Over the years there have been endless discussions and points of view regarding ‘Price vs. Brand’ and ‘The Shopping Experience”. I have just returned from a fly fishing trip in the Lesotho Mountains with a bunch of likeminded chaps from different walks of life all with one thing in common – the love of the hunt for wild Rainbow Trout! – Rather similar to consumers, all looking for the same bargain – or are they?
Of the eight of us, two were absolutely committed to catch ‘big’ fish, while the majority were content to just ‘catch’, but all of us were in agreement about the venue which was stunning. Why drive six hundred kilometers to catch trout when there are plenty of trout an hour away? I believe, like shopping, it’s not only about the fish, but it’s about the outing; the Experience!
As retailers compete in a highly competitive environment and basically sell what their opponents are selling, at a similar price I must add, what else can you do to ‘woo’ me into your store? Surely you have to provide me with ‘The Experience’!
Research conducted in Canada and USA found that 35% of shoppers have had an extraordinary , or wow, retail experience in the past six months. But in order to hit that mark, retailers must deliver on as many as 10 different elements of the shopping experience simultaneously. Retailers are rewarded when shoppers tell others about their experience. Customer expectations are pretty high. It’s easy to fall short of those expectations, and hard to eclipse bad experiences. Unfortunately, people in general prefer to moan than to praise!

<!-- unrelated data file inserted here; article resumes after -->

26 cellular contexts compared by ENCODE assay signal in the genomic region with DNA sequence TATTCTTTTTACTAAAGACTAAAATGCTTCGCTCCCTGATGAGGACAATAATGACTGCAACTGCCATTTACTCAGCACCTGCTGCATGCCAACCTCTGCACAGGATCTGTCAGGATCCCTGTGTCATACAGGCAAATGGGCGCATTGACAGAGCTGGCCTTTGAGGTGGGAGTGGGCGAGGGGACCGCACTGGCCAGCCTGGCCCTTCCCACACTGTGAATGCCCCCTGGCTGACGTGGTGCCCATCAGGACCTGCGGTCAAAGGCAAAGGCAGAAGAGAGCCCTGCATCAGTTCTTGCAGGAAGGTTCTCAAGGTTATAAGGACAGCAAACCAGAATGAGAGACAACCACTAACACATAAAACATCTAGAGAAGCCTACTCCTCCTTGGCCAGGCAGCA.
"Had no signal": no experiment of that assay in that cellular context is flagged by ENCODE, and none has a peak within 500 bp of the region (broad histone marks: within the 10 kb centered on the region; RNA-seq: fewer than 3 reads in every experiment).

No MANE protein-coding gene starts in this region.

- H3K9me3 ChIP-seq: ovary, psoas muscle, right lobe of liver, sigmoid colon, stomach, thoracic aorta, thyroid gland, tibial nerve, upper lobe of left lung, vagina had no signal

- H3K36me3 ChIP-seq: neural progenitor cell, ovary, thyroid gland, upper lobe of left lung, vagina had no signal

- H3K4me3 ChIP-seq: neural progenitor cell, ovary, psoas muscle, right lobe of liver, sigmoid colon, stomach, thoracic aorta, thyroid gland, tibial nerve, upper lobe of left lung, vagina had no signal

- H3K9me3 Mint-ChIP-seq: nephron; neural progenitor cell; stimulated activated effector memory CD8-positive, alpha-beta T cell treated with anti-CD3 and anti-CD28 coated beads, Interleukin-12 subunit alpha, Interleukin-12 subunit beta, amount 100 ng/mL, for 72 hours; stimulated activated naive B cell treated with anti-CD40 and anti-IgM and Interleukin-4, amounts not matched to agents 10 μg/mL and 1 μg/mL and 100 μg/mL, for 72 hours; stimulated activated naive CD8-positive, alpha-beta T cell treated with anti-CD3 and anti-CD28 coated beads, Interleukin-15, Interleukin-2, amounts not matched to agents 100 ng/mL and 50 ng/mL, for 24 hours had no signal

So, as a retailer, what must you do in order to create an exceptional shopping experience for your customers?
Firstly, I believe, you need to get back to good old fashioned ‘manners’; being polite, genuinely caring and interested in helping, acknowledging and listening to your customer, after all, they know what they want!
Then, you have to provide Service Excellence, including patiently explaining and advising, checking stock, helping your customers to find products, having product knowledge and providing unexpected product quality.
Next, you must provide a Brand Experience. This includes exciting store design and atmosphere, consistently great product quality, making customers feel they’re special and that they always get a deal – not necessarily the cheaper price!
Consumers today are very busy and retailers must take note of this. Being sensitive to customers’ time on long check-out lines, being proactive in helping speed the shopping process is a critical component of creating the ‘Experience’.
Another important element to the ‘Experience Factor’ is Problem Recovery. You need to help resolve and compensate for problems; make refunds and returns extremely easy and painless. I shudder with consumer emotion when a manager argues over a R30 refund when his average sale is R400! What are your customers worth to you?